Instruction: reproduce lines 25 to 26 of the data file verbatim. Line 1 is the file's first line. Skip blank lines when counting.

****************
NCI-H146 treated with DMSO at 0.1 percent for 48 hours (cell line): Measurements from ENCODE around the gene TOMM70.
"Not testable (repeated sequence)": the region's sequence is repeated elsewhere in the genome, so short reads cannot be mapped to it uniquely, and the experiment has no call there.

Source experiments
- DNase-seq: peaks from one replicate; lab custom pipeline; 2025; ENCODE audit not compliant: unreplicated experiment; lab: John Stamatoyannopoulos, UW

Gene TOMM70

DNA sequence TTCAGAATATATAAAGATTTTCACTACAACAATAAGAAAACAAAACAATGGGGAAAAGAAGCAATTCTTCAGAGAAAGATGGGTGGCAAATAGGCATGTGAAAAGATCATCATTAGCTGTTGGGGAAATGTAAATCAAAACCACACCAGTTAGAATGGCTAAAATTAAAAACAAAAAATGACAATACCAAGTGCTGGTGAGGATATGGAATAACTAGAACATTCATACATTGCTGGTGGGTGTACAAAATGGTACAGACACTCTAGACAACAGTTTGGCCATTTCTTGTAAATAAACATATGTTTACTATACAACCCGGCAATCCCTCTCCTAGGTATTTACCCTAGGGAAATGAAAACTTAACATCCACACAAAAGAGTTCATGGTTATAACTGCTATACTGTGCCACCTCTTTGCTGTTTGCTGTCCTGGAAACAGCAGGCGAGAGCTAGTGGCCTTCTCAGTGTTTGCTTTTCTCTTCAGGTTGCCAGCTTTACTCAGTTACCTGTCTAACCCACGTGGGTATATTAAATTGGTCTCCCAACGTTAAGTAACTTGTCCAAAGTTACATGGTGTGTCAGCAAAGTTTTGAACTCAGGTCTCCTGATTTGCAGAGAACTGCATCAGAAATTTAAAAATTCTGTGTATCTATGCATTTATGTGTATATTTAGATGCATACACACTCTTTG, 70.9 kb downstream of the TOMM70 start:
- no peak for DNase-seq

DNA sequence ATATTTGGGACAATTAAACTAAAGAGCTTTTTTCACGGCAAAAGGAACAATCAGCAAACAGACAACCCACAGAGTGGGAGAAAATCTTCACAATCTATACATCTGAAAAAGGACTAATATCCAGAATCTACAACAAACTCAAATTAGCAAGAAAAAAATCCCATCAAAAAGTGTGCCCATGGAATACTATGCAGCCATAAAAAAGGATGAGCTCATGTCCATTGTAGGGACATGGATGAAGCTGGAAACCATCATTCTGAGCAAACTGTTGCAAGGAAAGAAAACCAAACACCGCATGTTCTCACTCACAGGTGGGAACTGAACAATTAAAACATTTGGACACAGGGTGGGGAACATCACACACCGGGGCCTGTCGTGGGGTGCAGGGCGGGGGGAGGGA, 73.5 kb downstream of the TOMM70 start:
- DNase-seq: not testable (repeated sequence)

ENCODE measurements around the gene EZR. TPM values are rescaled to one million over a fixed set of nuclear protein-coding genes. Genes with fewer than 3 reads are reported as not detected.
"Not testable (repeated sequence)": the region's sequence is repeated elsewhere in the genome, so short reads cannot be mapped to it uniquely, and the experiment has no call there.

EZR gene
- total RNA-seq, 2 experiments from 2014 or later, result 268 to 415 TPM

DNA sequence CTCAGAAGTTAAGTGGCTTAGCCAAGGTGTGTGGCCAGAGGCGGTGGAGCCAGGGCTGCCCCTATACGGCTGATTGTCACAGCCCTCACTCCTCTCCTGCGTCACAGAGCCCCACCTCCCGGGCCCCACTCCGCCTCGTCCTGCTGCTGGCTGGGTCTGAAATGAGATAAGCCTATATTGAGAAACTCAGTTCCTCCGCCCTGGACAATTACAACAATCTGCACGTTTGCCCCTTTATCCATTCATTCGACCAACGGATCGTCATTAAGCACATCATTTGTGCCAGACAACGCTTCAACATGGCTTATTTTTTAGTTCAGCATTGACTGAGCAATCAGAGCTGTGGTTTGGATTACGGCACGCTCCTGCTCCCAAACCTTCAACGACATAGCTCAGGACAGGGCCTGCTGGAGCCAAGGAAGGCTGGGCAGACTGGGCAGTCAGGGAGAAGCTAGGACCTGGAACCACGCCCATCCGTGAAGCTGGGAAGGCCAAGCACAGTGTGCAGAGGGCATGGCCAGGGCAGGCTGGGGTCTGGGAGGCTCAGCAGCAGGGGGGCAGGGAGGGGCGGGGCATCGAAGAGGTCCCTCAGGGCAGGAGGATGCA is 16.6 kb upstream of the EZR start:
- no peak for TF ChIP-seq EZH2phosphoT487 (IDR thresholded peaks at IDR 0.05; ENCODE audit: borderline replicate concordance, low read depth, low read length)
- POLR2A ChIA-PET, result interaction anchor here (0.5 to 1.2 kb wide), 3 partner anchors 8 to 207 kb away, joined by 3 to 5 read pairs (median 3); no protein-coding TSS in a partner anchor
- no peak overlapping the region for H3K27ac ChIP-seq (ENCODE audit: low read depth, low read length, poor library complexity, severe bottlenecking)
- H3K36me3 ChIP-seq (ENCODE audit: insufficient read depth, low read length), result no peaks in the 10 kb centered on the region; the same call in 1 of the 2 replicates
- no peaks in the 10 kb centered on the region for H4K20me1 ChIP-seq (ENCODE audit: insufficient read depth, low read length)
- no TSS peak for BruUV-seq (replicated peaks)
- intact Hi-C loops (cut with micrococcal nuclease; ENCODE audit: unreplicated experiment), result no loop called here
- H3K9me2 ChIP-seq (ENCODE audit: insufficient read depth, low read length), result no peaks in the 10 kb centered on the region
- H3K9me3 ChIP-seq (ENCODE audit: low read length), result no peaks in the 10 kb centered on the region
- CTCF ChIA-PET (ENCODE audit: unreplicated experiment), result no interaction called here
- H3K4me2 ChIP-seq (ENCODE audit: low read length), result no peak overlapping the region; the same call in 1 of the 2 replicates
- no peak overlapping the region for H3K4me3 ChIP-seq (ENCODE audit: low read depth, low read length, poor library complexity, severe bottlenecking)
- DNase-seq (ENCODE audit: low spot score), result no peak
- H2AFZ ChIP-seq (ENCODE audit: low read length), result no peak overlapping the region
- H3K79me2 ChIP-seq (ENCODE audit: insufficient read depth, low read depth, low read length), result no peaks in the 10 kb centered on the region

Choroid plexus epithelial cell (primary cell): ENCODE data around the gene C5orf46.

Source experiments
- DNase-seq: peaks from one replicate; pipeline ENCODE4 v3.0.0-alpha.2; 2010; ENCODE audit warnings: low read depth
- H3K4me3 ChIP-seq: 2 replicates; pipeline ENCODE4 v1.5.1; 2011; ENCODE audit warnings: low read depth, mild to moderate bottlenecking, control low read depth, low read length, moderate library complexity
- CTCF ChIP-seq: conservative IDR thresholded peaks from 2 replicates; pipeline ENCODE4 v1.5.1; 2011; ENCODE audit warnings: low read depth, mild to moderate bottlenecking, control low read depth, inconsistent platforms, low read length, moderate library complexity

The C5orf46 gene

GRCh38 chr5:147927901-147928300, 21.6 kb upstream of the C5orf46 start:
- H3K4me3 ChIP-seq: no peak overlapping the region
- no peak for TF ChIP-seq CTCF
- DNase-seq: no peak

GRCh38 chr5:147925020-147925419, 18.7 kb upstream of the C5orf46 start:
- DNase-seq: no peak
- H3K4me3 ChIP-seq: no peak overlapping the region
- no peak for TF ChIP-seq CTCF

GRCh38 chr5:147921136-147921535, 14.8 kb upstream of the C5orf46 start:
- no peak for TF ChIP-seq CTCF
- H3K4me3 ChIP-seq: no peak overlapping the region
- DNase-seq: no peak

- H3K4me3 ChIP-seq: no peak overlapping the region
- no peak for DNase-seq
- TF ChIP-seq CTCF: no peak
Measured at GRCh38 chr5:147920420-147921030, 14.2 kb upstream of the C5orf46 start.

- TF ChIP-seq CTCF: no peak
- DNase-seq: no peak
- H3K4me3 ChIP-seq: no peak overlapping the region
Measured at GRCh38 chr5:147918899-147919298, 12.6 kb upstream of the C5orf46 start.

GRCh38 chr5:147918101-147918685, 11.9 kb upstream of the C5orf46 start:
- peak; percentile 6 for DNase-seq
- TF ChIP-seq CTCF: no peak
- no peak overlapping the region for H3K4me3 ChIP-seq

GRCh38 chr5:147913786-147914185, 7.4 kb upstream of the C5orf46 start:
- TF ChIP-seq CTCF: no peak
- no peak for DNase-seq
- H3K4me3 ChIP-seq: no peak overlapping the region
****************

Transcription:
- H3K4me2 ChIP-seq (ENCODE audit: low read length), result no peak overlapping the region; the same call in 1 of the 2 replicates
- no peak overlapping the region for H3K4me3 ChIP-seq (ENCODE audit: low read depth, low read length, poor library complexity, severe bottlenecking)